I've got no qualms regarding this year's Hockey Hall of Fame inductees Igor Larionov and Glenn Anderson.
I've no serious regrets regarding the Hall passing, for this year at least, on Doug Gilmour and Adam Oates, two candidates who deserve consideration but by no means are inevitable choices.
Unlike a great many in my profession, I don't subscribe to the oft-stated theory that the Hall is ridiculously easy to get into although I do buy into the argument that the selection committee is too small and too heavily weighted to interests beholden to the National Hockey League and its friends and extended family. A strong argument for that is that Ed Chynoweth, a director who died in April, was voted in this month in the builder's category.
Chynoweth is a deserving candidate given his long service to the game, but one can't help but wonder whether the board is honoring him now because of his work or because of his untimely death.
What I do have a problem with (aside from the inclusion of the 1972 Canadian Summit Series team while excluding the 1980 U.S. Men's Olympic Team) is the board's seeming refusal to acknowledge that women exist and that they play hockey.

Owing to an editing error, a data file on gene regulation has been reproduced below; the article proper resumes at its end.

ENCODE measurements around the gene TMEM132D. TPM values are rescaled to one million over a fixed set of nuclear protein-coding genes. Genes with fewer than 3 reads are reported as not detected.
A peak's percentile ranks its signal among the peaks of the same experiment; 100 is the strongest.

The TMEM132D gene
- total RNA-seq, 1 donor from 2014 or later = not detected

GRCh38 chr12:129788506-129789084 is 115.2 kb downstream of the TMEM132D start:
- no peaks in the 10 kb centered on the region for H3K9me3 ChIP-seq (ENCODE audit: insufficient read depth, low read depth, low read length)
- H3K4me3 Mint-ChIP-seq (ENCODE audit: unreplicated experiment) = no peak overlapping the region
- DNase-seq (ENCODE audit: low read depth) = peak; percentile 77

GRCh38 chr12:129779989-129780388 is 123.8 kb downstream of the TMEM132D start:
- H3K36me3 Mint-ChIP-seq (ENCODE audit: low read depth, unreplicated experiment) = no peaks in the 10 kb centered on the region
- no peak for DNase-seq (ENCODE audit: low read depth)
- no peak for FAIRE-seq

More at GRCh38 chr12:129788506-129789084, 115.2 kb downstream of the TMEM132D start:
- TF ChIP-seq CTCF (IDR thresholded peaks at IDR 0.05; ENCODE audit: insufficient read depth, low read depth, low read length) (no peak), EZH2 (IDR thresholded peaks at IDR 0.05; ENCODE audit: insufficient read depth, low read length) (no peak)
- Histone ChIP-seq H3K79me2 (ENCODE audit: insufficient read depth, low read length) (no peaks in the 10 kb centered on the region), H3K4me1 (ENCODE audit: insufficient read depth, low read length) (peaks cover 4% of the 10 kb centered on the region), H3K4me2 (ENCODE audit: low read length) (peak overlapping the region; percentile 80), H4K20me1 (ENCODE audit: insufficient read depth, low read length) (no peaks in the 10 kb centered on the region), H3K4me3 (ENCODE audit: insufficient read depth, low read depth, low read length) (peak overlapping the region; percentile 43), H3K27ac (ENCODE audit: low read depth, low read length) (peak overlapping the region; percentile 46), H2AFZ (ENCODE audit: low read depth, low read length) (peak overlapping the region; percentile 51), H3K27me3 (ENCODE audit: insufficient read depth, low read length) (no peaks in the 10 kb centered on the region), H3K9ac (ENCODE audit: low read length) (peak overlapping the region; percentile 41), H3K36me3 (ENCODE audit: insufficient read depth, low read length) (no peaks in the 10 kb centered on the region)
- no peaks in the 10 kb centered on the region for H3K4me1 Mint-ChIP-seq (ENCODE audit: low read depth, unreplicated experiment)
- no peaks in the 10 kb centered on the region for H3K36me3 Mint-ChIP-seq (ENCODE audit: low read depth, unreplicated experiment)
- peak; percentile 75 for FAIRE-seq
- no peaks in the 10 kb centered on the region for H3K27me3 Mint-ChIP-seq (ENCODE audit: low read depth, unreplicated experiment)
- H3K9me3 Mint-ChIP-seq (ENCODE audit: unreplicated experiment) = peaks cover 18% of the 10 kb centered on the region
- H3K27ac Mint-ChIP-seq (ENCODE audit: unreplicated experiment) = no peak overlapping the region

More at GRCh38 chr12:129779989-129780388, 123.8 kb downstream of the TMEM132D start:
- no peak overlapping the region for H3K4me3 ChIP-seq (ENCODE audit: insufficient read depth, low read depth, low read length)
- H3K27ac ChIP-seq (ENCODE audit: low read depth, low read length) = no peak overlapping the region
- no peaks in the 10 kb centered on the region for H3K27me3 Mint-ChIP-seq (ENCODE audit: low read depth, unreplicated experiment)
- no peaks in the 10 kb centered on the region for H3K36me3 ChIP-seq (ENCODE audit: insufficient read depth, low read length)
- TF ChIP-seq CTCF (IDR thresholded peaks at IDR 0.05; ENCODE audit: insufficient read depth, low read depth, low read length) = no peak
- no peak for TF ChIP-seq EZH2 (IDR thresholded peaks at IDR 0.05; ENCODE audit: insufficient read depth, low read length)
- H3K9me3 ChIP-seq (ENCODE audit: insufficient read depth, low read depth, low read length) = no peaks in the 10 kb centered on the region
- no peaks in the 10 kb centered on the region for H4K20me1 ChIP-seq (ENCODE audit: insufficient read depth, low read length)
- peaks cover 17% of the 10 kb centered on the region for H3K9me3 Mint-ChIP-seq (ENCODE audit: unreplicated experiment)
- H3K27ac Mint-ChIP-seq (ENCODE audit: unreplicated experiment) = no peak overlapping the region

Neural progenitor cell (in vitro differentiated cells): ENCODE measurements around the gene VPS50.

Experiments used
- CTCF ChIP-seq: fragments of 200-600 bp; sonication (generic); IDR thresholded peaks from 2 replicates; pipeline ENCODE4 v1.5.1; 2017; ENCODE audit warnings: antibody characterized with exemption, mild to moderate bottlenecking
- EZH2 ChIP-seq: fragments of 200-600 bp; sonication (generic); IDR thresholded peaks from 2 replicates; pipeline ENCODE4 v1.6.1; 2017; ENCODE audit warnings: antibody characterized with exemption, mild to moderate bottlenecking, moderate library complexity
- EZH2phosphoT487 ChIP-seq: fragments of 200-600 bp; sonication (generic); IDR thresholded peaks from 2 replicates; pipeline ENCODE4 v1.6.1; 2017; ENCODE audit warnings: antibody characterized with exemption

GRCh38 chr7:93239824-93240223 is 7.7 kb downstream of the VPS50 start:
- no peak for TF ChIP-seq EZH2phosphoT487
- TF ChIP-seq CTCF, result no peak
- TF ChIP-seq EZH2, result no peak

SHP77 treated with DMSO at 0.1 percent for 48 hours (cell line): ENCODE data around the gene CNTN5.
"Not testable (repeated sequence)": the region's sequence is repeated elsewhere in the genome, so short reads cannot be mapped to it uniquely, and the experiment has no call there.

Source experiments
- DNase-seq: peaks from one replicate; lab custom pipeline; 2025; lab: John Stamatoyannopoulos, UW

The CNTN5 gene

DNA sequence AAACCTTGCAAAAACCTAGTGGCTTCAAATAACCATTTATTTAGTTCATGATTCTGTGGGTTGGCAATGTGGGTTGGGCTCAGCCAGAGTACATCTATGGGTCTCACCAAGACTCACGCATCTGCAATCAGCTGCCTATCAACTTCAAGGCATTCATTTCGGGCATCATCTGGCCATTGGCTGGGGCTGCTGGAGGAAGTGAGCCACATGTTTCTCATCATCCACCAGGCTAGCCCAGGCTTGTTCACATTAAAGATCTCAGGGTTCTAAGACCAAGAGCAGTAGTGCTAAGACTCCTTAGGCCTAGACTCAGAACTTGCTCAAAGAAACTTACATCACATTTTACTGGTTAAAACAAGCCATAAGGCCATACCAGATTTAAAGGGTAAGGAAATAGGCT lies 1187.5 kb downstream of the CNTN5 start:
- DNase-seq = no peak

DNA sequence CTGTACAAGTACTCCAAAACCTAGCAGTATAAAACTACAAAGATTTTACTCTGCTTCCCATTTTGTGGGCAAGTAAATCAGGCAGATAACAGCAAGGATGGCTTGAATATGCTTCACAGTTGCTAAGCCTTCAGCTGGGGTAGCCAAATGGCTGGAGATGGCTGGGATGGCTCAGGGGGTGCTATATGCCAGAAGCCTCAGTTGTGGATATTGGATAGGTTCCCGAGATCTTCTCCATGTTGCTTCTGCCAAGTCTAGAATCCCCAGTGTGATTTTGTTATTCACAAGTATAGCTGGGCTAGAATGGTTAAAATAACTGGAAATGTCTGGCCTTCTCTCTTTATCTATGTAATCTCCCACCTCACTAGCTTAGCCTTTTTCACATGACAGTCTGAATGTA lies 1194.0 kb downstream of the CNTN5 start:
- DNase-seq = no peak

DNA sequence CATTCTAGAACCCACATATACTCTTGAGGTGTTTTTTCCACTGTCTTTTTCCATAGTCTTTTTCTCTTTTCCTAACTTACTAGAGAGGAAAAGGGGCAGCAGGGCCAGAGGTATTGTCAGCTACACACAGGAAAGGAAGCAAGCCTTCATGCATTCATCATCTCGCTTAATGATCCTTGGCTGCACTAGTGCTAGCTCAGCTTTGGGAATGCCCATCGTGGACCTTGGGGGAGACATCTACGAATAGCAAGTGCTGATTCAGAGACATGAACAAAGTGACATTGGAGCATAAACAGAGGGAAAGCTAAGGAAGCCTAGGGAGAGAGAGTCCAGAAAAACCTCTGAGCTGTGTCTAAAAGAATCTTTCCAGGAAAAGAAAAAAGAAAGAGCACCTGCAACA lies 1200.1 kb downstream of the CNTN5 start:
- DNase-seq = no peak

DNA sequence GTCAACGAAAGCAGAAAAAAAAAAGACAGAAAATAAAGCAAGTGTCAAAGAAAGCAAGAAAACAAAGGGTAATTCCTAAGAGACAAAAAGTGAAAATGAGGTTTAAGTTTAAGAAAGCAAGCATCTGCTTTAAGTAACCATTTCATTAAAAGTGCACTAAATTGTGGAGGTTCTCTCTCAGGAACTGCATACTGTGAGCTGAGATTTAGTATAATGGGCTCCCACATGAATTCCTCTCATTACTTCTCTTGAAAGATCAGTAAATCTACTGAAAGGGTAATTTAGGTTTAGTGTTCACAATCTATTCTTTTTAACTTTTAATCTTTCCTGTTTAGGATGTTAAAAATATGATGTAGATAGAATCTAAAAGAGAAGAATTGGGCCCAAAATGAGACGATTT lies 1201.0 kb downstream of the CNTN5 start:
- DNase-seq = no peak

A look at the selection committee reveals there are no women among the 18 members (17 at the moment) and, to the best of my knowledge and memory, there never have been. It's hard to hear the argument for a qualified female candidate if the closest female to the committee is the one who is asked to get them their coffee.
Surely if my esteemed Sports Illustrated colleague Michael Farber (a strong advocate for women's rights, I might add) can find time to be on the board, then Andrea Hunter, a two-time gold medal-winner at the Women's World Championships and producer of The Women's Hockey Web site would be worthy of a seat.